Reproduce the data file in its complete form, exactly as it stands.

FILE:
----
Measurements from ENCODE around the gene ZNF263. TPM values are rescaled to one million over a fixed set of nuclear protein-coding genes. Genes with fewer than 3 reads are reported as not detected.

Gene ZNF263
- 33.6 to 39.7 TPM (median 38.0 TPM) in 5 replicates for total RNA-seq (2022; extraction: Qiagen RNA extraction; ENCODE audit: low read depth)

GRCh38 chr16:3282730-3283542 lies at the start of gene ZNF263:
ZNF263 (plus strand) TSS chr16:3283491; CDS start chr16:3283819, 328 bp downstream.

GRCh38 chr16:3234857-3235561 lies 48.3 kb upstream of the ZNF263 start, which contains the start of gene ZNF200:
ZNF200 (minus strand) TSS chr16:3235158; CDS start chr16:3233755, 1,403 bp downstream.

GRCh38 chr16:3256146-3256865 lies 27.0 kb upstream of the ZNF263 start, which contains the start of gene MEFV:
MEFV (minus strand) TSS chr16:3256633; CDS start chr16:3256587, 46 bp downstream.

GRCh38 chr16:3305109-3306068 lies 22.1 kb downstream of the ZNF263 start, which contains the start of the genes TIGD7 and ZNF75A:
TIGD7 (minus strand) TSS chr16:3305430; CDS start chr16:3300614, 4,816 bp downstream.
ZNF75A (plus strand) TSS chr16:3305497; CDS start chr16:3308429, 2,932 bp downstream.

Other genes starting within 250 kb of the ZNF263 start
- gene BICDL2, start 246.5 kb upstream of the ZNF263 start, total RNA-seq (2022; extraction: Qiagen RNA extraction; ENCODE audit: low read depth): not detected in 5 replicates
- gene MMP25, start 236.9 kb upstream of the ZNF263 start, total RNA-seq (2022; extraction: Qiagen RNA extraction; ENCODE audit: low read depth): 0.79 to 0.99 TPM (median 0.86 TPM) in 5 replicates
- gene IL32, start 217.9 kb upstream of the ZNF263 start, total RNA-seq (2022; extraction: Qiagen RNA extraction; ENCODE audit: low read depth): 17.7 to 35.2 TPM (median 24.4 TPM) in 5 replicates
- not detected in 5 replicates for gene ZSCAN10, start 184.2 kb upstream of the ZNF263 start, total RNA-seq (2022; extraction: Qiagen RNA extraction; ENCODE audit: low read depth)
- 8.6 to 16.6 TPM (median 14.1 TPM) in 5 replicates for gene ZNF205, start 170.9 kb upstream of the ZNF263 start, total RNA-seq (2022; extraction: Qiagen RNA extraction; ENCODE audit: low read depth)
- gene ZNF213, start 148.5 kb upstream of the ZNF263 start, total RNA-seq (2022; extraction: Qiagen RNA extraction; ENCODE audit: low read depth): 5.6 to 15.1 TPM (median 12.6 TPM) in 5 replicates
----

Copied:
Measurements from ENCODE around the gene ZNF263. TPM values are rescaled to one million over a fixed set of nuclear protein-coding genes. Genes with fewer than 3 reads are reported as not detected.

Gene ZNF263
- 33.6 to 39.7 TPM (median 38.0 TPM) in 5 replicates for total RNA-seq (2022; extraction: Qiagen RNA extraction; ENCODE audit: low read depth)

GRCh38 chr16:3282730-3283542 lies at the start of gene ZNF263:
ZNF263 (plus strand) TSS chr16:3283491; CDS start chr16:3283819, 328 bp downstream.

GRCh38 chr16:3234857-3235561 lies 48.3 kb upstream of the ZNF263 start, which contains the start of gene ZNF200:
ZNF200 (minus strand) TSS chr16:3235158; CDS start chr16:3233755, 1,403 bp downstream.

GRCh38 chr16:3256146-3256865 lies 27.0 kb upstream of the ZNF263 start, which contains the start of gene MEFV:
MEFV (minus strand) TSS chr16:3256633; CDS start chr16:3256587, 46 bp downstream.

GRCh38 chr16:3305109-3306068 lies 22.1 kb downstream of the ZNF263 start, which contains the start of the genes TIGD7 and ZNF75A:
TIGD7 (minus strand) TSS chr16:3305430; CDS start chr16:3300614, 4,816 bp downstream.
ZNF75A (plus strand) TSS chr16:3305497; CDS start chr16:3308429, 2,932 bp downstream.

Other genes starting within 250 kb of the ZNF263 start
- gene BICDL2, start 246.5 kb upstream of the ZNF263 start, total RNA-seq (2022; extraction: Qiagen RNA extraction; ENCODE audit: low read depth): not detected in 5 replicates
- gene MMP25, start 236.9 kb upstream of the ZNF263 start, total RNA-seq (2022; extraction: Qiagen RNA extraction; ENCODE audit: low read depth): 0.79 to 0.99 TPM (median 0.86 TPM) in 5 replicates
- gene IL32, start 217.9 kb upstream of the ZNF263 start, total RNA-seq (2022; extraction: Qiagen RNA extraction; ENCODE audit: low read depth): 17.7 to 35.2 TPM (median 24.4 TPM) in 5 replicates
- not detected in 5 replicates for gene ZSCAN10, start 184.2 kb upstream of the ZNF263 start, total RNA-seq (2022; extraction: Qiagen RNA extraction; ENCODE audit: low read depth)
- 8.6 to 16.6 TPM (median 14.1 TPM) in 5 replicates for gene ZNF205, start 170.9 kb upstream of the ZNF263 start, total RNA-seq (2022; extraction: Qiagen RNA extraction; ENCODE audit: low read depth)
- gene ZNF213, start 148.5 kb upstream of the ZNF263 start, total RNA-seq (2022; extraction: Qiagen RNA extraction; ENCODE audit: low read depth): 5.6 to 15.1 TPM (median 12.6 TPM) in 5 replicates